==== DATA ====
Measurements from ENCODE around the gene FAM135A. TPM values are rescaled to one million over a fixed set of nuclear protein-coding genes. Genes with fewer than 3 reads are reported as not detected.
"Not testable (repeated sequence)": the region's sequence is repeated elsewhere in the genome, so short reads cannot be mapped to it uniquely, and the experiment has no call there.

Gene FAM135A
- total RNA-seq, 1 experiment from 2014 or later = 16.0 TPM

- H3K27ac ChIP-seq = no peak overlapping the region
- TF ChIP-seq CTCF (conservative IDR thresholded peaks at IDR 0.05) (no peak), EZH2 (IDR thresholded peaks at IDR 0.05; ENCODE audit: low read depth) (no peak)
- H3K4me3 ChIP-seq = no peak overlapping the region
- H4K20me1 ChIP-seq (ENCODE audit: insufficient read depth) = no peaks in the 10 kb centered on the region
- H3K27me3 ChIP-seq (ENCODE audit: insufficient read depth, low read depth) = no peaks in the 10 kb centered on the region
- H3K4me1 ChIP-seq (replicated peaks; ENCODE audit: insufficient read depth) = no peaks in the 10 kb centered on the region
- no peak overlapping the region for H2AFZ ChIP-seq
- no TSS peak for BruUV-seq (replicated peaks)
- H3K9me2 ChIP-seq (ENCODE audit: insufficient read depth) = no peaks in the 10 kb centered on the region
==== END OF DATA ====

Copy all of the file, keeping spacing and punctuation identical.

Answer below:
Measurements from ENCODE around the gene FAM135A. TPM values are rescaled to one million over a fixed set of nuclear protein-coding genes. Genes with fewer than 3 reads are reported as not detected.
"Not testable (repeated sequence)": the region's sequence is repeated elsewhere in the genome, so short reads cannot be mapped to it uniquely, and the experiment has no call there.

Gene FAM135A
- total RNA-seq, 1 experiment from 2014 or later = 16.0 TPM

- H3K27ac ChIP-seq = no peak overlapping the region
- TF ChIP-seq CTCF (conservative IDR thresholded peaks at IDR 0.05) (no peak), EZH2 (IDR thresholded peaks at IDR 0.05; ENCODE audit: low read depth) (no peak)
- H3K4me3 ChIP-seq = no peak overlapping the region
- H4K20me1 ChIP-seq (ENCODE audit: insufficient read depth) = no peaks in the 10 kb centered on the region
- H3K27me3 ChIP-seq (ENCODE audit: insufficient read depth, low read depth) = no peaks in the 10 kb centered on the region
- H3K4me1 ChIP-seq (replicated peaks; ENCODE audit: insufficient read depth) = no peaks in the 10 kb centered on the region
- no peak overlapping the region for H2AFZ ChIP-seq
- no TSS peak for BruUV-seq (replicated peaks)
- H3K9me2 ChIP-seq (ENCODE audit: insufficient read depth) = no peaks in the 10 kb centered on the region